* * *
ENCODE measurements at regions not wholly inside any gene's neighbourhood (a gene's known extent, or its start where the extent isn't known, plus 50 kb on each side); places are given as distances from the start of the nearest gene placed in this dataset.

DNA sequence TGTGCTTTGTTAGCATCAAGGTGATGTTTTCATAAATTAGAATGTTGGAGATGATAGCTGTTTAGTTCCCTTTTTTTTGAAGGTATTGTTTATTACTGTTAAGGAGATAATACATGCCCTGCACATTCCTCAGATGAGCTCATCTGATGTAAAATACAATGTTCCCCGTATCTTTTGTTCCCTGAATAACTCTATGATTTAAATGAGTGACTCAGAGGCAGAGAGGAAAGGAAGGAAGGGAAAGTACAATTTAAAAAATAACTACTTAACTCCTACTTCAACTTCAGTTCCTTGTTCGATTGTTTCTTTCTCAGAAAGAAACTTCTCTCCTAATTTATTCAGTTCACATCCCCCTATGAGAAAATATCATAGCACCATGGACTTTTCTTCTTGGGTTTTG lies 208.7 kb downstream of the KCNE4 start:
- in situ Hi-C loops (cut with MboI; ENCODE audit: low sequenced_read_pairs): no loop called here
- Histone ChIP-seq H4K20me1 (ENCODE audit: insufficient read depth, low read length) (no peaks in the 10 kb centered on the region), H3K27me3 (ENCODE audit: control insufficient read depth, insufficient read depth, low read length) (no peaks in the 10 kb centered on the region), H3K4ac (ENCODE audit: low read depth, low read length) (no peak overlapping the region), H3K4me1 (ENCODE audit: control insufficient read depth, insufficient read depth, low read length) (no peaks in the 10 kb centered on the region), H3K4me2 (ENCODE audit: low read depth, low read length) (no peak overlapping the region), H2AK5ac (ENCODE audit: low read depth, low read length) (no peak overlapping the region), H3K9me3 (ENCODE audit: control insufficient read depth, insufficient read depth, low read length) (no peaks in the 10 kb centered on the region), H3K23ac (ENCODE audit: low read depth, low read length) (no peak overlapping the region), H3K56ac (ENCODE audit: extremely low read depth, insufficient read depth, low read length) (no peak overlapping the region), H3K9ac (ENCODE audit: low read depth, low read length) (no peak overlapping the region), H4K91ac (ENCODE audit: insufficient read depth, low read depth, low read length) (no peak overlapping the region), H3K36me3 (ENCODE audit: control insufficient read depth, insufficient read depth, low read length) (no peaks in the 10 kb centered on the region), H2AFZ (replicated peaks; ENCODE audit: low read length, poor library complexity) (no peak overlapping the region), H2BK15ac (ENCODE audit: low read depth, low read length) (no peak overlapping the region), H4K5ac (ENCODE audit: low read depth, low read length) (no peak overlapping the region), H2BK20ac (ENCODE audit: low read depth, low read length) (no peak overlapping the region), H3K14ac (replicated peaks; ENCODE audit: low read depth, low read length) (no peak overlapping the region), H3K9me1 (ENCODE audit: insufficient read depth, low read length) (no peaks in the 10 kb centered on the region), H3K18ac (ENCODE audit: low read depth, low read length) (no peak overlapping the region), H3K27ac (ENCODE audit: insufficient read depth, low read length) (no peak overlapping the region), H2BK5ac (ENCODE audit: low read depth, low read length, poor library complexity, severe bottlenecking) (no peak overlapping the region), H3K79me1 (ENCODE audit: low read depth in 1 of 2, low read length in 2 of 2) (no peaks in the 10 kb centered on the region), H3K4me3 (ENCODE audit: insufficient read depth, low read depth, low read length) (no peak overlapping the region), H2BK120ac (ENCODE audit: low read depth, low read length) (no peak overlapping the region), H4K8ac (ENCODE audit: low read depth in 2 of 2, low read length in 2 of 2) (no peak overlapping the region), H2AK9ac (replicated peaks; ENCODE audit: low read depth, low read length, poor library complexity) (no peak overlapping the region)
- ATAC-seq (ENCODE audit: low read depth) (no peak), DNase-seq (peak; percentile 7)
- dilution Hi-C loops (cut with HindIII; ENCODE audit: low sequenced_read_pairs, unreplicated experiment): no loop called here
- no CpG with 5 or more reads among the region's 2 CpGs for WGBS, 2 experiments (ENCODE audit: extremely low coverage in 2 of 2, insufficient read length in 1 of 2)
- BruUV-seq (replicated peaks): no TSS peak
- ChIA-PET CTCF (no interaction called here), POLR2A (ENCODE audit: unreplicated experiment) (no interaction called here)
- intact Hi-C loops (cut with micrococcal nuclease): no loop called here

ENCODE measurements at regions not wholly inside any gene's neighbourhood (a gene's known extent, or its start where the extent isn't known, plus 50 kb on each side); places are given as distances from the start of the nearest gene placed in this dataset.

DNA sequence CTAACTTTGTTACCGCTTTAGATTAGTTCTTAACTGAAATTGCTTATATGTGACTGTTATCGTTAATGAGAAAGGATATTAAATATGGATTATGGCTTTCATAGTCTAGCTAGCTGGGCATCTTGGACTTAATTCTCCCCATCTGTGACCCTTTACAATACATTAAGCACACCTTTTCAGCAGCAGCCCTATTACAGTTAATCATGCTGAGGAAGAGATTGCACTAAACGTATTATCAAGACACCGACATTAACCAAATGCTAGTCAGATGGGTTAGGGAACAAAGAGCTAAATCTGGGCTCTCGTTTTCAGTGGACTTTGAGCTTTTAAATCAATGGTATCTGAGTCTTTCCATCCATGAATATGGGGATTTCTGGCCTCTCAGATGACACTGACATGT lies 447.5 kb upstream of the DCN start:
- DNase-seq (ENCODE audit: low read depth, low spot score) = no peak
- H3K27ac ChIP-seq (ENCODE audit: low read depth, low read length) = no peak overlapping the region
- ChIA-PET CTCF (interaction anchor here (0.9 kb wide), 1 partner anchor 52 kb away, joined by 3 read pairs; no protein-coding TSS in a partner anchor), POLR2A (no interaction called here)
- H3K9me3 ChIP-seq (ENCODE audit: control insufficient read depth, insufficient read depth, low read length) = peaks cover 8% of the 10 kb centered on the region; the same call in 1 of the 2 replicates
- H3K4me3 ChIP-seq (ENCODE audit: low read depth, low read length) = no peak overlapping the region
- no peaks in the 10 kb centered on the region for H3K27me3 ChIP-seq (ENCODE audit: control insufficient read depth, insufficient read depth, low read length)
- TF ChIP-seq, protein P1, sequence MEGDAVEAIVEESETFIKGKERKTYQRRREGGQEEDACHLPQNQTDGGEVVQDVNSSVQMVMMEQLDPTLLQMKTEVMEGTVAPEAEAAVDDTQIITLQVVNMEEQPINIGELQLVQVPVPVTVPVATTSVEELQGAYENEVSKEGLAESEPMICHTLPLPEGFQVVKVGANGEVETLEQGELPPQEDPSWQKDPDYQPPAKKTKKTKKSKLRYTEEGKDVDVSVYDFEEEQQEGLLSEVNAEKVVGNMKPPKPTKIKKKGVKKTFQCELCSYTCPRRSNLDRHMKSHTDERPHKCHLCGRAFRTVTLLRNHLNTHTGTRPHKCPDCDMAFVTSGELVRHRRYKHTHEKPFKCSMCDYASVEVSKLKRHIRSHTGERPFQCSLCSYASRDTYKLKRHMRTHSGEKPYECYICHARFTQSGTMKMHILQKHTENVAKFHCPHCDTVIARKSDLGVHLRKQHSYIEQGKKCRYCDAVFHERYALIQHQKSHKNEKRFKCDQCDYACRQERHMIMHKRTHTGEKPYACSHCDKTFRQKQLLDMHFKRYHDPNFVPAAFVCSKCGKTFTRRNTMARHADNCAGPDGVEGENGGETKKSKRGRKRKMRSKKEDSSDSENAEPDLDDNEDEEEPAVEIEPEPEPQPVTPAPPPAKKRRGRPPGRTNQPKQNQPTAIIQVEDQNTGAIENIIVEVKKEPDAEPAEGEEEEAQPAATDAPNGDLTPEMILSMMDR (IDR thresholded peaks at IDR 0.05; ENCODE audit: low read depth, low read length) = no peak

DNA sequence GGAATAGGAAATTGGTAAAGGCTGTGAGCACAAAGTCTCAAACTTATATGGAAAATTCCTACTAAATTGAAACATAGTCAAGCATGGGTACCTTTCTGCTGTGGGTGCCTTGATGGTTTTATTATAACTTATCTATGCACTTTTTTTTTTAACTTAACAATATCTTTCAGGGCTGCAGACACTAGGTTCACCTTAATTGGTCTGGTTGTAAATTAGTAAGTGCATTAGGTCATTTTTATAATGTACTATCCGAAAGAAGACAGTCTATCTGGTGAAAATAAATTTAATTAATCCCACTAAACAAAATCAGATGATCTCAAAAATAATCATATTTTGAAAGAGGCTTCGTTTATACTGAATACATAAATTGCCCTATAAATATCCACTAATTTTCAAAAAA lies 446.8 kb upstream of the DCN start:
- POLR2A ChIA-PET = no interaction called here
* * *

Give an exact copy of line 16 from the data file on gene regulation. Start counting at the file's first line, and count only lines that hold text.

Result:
- H3K9me3 ChIP-seq (ENCODE audit: control insufficient read depth, insufficient read depth, low read length) = peaks cover 8% of the 10 kb centered on the region; the same call in 1 of the 2 replicates